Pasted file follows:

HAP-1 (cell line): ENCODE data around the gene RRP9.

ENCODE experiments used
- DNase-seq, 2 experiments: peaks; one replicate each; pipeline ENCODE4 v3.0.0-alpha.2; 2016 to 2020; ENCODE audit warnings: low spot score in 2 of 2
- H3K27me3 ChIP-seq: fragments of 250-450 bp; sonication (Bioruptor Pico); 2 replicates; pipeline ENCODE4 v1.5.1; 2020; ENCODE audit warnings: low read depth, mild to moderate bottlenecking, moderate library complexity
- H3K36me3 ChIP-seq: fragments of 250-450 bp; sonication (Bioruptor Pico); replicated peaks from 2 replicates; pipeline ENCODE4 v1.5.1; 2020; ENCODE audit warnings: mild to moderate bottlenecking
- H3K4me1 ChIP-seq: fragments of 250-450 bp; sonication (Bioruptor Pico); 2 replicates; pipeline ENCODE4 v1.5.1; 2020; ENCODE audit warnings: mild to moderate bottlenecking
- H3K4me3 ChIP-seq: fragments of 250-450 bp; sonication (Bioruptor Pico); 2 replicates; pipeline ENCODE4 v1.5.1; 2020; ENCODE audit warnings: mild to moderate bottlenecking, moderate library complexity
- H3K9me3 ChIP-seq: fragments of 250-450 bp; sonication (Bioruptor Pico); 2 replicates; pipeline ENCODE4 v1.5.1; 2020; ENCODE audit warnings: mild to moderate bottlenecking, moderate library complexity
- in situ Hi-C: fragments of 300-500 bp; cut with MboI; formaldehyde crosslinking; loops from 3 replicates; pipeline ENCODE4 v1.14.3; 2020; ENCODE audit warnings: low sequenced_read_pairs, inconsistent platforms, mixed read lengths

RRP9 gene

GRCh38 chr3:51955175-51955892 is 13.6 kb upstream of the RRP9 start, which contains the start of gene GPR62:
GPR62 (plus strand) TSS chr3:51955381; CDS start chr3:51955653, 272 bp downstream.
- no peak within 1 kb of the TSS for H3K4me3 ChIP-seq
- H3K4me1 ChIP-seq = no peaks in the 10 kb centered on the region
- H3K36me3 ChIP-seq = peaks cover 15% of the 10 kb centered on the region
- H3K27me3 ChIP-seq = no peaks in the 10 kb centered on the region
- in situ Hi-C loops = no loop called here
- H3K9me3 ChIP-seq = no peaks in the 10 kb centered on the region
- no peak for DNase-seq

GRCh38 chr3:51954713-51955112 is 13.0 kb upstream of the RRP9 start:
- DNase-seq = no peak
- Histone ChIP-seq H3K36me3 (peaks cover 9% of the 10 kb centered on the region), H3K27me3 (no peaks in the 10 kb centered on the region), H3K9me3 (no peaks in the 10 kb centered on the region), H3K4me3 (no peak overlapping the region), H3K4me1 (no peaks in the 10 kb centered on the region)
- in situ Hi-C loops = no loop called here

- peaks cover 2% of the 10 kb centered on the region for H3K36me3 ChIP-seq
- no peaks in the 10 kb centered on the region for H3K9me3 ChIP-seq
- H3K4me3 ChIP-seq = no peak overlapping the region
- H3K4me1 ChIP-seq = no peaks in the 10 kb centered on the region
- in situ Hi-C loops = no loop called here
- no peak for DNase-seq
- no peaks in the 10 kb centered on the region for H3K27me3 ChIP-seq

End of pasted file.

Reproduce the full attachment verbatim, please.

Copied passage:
HAP-1 (cell line): ENCODE data around the gene RRP9.

ENCODE experiments used
- DNase-seq, 2 experiments: peaks; one replicate each; pipeline ENCODE4 v3.0.0-alpha.2; 2016 to 2020; ENCODE audit warnings: low spot score in 2 of 2
- H3K27me3 ChIP-seq: fragments of 250-450 bp; sonication (Bioruptor Pico); 2 replicates; pipeline ENCODE4 v1.5.1; 2020; ENCODE audit warnings: low read depth, mild to moderate bottlenecking, moderate library complexity
- H3K36me3 ChIP-seq: fragments of 250-450 bp; sonication (Bioruptor Pico); replicated peaks from 2 replicates; pipeline ENCODE4 v1.5.1; 2020; ENCODE audit warnings: mild to moderate bottlenecking
- H3K4me1 ChIP-seq: fragments of 250-450 bp; sonication (Bioruptor Pico); 2 replicates; pipeline ENCODE4 v1.5.1; 2020; ENCODE audit warnings: mild to moderate bottlenecking
- H3K4me3 ChIP-seq: fragments of 250-450 bp; sonication (Bioruptor Pico); 2 replicates; pipeline ENCODE4 v1.5.1; 2020; ENCODE audit warnings: mild to moderate bottlenecking, moderate library complexity
- H3K9me3 ChIP-seq: fragments of 250-450 bp; sonication (Bioruptor Pico); 2 replicates; pipeline ENCODE4 v1.5.1; 2020; ENCODE audit warnings: mild to moderate bottlenecking, moderate library complexity
- in situ Hi-C: fragments of 300-500 bp; cut with MboI; formaldehyde crosslinking; loops from 3 replicates; pipeline ENCODE4 v1.14.3; 2020; ENCODE audit warnings: low sequenced_read_pairs, inconsistent platforms, mixed read lengths

RRP9 gene

GRCh38 chr3:51955175-51955892 is 13.6 kb upstream of the RRP9 start, which contains the start of gene GPR62:
GPR62 (plus strand) TSS chr3:51955381; CDS start chr3:51955653, 272 bp downstream.
- no peak within 1 kb of the TSS for H3K4me3 ChIP-seq
- H3K4me1 ChIP-seq = no peaks in the 10 kb centered on the region
- H3K36me3 ChIP-seq = peaks cover 15% of the 10 kb centered on the region
- H3K27me3 ChIP-seq = no peaks in the 10 kb centered on the region
- in situ Hi-C loops = no loop called here
- H3K9me3 ChIP-seq = no peaks in the 10 kb centered on the region
- no peak for DNase-seq

GRCh38 chr3:51954713-51955112 is 13.0 kb upstream of the RRP9 start:
- DNase-seq = no peak
- Histone ChIP-seq H3K36me3 (peaks cover 9% of the 10 kb centered on the region), H3K27me3 (no peaks in the 10 kb centered on the region), H3K9me3 (no peaks in the 10 kb centered on the region), H3K4me3 (no peak overlapping the region), H3K4me1 (no peaks in the 10 kb centered on the region)
- in situ Hi-C loops = no loop called here

- peaks cover 2% of the 10 kb centered on the region for H3K36me3 ChIP-seq
- no peaks in the 10 kb centered on the region for H3K9me3 ChIP-seq
- H3K4me3 ChIP-seq = no peak overlapping the region
- H3K4me1 ChIP-seq = no peaks in the 10 kb centered on the region
- in situ Hi-C loops = no loop called here
- no peak for DNase-seq
- no peaks in the 10 kb centered on the region for H3K27me3 ChIP-seq